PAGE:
When I was growing up in the Philadelphia suburbs in the 1960s, my public elementary school made participation in the annual Christmas play mandatory – much to the consternation of my mother, whose pleas to the principal to excuse me, one of a small group of Jewish kids, fell on deaf ears. A 1963 Supreme Court decision finding unconstitutional a Pennsylvania state law requiring students to participate in classroom exercises involving daily Bible verse reading apparently didn’t extend to Christmas pageants, at least not in my school.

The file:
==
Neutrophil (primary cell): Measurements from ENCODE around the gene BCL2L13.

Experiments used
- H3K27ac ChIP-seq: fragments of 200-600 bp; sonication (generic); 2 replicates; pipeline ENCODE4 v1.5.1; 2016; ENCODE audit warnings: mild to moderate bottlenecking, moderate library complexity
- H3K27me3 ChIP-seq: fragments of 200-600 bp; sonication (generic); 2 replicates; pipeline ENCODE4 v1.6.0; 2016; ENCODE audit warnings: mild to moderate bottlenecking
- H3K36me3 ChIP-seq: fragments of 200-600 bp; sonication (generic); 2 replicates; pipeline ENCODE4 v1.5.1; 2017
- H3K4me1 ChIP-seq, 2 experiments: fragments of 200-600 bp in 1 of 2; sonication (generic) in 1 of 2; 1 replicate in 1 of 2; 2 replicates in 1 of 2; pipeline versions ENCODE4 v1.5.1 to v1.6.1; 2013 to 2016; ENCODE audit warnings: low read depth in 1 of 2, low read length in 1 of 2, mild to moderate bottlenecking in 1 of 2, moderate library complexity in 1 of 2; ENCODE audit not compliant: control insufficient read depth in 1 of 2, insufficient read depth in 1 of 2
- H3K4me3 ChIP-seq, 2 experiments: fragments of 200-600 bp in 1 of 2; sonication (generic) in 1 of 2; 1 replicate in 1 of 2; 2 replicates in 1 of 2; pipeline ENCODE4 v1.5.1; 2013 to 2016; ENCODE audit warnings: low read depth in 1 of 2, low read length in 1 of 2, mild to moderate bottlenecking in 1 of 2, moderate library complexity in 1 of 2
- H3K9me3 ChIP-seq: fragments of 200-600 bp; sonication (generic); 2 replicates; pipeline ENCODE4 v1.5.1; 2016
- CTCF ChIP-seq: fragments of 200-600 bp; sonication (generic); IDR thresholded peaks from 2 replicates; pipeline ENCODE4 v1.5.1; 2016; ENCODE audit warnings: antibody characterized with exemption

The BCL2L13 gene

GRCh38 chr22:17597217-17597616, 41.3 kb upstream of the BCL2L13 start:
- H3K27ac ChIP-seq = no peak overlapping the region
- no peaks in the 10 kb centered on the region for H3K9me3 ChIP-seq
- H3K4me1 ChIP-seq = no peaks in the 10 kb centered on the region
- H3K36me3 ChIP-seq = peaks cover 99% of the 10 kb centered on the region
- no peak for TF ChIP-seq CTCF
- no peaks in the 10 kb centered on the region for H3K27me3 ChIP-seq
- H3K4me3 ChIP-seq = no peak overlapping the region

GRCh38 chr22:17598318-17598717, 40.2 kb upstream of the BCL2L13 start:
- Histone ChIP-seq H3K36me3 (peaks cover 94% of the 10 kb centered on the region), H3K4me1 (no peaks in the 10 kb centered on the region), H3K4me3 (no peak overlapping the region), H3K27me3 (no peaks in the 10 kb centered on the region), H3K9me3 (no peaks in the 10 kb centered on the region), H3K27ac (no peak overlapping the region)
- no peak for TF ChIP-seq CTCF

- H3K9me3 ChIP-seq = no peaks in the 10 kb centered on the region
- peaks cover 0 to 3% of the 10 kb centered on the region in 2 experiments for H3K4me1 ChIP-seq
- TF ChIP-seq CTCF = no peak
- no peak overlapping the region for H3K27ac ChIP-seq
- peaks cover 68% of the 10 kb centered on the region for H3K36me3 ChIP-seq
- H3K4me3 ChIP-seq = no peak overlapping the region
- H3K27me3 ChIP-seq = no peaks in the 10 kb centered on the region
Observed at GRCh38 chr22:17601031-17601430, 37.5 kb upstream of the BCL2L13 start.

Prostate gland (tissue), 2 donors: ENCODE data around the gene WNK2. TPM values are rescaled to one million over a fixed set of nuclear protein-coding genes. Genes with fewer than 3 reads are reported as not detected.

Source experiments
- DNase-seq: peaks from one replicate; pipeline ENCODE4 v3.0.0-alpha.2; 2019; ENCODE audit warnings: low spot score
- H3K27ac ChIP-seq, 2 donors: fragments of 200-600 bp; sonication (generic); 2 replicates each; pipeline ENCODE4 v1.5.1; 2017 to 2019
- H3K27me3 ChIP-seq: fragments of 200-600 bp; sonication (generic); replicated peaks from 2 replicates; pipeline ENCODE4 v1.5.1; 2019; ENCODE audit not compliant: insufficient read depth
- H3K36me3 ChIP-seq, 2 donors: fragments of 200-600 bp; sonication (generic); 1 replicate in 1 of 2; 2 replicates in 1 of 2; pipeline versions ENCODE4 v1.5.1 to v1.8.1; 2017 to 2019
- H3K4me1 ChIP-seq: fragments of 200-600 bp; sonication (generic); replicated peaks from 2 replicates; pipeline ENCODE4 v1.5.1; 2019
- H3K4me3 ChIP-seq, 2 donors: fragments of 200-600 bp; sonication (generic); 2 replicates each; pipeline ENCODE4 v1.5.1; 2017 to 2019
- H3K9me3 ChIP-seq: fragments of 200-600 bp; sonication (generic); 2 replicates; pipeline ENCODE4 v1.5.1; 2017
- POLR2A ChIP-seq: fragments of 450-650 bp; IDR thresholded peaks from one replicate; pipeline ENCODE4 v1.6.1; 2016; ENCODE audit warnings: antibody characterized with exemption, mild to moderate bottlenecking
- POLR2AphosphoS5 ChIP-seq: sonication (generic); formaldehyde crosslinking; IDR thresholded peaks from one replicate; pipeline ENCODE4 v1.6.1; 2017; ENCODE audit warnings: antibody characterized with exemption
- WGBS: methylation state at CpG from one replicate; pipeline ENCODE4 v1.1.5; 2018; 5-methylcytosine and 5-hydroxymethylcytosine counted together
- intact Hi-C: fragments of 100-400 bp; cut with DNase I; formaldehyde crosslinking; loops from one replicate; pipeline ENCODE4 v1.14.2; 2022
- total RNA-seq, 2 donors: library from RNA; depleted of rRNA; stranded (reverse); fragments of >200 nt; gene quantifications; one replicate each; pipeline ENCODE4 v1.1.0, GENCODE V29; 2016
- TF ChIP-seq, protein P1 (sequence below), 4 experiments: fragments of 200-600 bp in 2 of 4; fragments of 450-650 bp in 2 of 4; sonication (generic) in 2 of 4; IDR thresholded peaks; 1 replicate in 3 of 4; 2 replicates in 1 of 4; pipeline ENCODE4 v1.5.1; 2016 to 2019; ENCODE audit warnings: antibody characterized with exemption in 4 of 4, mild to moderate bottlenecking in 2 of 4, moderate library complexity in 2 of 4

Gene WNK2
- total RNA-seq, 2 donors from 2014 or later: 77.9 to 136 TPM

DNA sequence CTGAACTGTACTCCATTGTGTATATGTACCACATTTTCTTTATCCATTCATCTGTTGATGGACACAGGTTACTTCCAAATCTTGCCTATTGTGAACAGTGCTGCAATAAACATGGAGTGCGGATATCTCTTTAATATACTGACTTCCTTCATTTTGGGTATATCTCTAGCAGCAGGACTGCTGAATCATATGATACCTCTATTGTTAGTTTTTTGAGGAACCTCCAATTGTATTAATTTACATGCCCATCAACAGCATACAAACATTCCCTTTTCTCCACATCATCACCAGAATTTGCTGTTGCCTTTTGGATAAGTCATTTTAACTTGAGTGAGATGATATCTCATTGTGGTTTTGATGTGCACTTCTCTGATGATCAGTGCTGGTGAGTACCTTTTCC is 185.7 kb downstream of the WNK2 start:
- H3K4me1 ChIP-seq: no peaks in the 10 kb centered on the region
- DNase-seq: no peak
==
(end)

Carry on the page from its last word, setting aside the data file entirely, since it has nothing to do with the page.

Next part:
As the years went by, that School District of Abington Township, Pennsylvania v. Schempp ruling, along with similar Supreme Court decisions based on the First Amendment’s Establishment Clause, had their effect. Daily Bible readings, prayers and Christmas pageants in public school became a relic of the past in our increasingly multicultural, multi-religion society. This was not merely an evolution of social mores and values. It was recognition that not only do school-sponsored religious activities convey an unconstitutional message of government endorsement of religion but that schools have an outsized influence on the views of children. The Establishment Clause, a hallmark of our American democracy, protects the rights of minority religions – or those opposed to any religion – from the insidious effects of government-approved religion, not to mention oppression by a religious majority. In our current political environment, however, those protections are under attack.